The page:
Postal service can add sick to rain, snow and heat

When I read the article in the business section about sick workers not calling in sick and the tips to help managers keep ill employees from clocking in, I had to chuckle.

You see, I work for the U.S. Postal Service as a letter carrier. I’ve been there more than 29 years and I have to say it is rare to find a supervisor who would advocate staying home if you are sick. On the contrary, in the Postal Service, if you call in sick you could be in trouble.

A recent case in point: A carrier (not myself) recently was out three days with the flu. She returned to work and was taken to the office that same morning. She asked for her union representative and was told that she didn’t need one. She was then read an item from the employee time and attendance section of the postal manual that basically states employees are required to be regular in time and attendance.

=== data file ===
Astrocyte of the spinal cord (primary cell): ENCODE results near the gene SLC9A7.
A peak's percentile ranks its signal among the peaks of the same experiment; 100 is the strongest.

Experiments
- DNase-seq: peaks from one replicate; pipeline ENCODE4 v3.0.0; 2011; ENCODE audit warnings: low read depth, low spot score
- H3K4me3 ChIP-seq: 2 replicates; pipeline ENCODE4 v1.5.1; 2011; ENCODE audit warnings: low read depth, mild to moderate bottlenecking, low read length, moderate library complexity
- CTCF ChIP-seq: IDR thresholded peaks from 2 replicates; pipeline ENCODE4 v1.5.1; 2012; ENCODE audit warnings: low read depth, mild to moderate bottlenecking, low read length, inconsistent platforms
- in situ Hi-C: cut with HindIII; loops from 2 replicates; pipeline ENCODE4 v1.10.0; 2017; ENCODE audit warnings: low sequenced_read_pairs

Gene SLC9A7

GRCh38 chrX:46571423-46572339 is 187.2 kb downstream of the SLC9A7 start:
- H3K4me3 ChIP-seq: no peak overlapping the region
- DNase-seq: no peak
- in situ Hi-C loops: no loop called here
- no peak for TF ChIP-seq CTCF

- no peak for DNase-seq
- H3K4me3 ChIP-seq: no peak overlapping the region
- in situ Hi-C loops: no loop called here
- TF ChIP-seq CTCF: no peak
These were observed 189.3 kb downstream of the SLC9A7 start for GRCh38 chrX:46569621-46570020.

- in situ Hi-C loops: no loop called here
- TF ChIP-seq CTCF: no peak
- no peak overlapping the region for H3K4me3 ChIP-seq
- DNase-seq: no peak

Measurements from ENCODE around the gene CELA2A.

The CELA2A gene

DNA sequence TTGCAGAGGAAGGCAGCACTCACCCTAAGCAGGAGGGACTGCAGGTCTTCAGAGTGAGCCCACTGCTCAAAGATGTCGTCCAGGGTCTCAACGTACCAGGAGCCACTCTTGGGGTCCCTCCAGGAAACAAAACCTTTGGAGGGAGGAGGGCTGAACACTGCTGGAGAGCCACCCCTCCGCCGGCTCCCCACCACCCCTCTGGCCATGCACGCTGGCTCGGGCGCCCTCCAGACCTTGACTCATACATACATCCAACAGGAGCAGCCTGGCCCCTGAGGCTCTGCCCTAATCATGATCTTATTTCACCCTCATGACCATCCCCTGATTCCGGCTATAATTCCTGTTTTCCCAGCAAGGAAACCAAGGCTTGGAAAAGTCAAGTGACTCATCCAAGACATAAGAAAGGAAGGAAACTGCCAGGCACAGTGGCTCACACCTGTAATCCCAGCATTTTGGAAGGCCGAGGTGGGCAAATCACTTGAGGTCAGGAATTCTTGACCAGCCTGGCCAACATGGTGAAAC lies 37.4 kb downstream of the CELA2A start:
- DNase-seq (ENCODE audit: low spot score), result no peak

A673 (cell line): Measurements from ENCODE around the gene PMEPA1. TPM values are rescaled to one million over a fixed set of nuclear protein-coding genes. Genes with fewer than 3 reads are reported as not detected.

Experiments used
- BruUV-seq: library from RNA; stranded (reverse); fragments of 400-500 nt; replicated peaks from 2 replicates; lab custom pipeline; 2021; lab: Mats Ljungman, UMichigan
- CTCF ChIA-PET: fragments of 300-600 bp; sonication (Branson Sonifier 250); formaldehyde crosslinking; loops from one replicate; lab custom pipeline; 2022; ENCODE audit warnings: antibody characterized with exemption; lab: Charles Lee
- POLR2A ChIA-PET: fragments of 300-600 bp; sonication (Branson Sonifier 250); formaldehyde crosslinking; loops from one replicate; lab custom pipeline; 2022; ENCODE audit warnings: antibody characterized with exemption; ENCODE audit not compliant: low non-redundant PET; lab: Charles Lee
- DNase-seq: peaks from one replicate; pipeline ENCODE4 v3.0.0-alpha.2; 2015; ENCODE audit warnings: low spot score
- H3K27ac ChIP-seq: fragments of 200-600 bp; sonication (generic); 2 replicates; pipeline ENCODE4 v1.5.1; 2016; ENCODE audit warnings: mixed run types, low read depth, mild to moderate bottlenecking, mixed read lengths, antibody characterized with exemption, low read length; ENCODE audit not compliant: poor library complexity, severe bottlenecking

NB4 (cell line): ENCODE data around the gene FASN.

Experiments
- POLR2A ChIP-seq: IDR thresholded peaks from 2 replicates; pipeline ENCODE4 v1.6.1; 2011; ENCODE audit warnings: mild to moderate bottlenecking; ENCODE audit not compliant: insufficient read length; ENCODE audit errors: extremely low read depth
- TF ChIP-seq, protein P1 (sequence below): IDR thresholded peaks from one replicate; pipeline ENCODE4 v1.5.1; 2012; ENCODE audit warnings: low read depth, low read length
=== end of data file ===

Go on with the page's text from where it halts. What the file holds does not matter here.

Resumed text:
After reading the article, the supervisor asked her to sign the statement.

She said she didn’t want to sign without consulting with her union representative. The supervisor decided that she was refusing to sign the statement and had another person come in as witness to her refusal. He told her that failure to sign could result in disciplinary action.

This is the type of encouragement the Postal Service gives employees regarding calling in sick. They want you at work, at all costs, regardless of whether you might expose others to your illness.

So you see, I couldn’t help but find the humor in the article, even though it should be a serious one.


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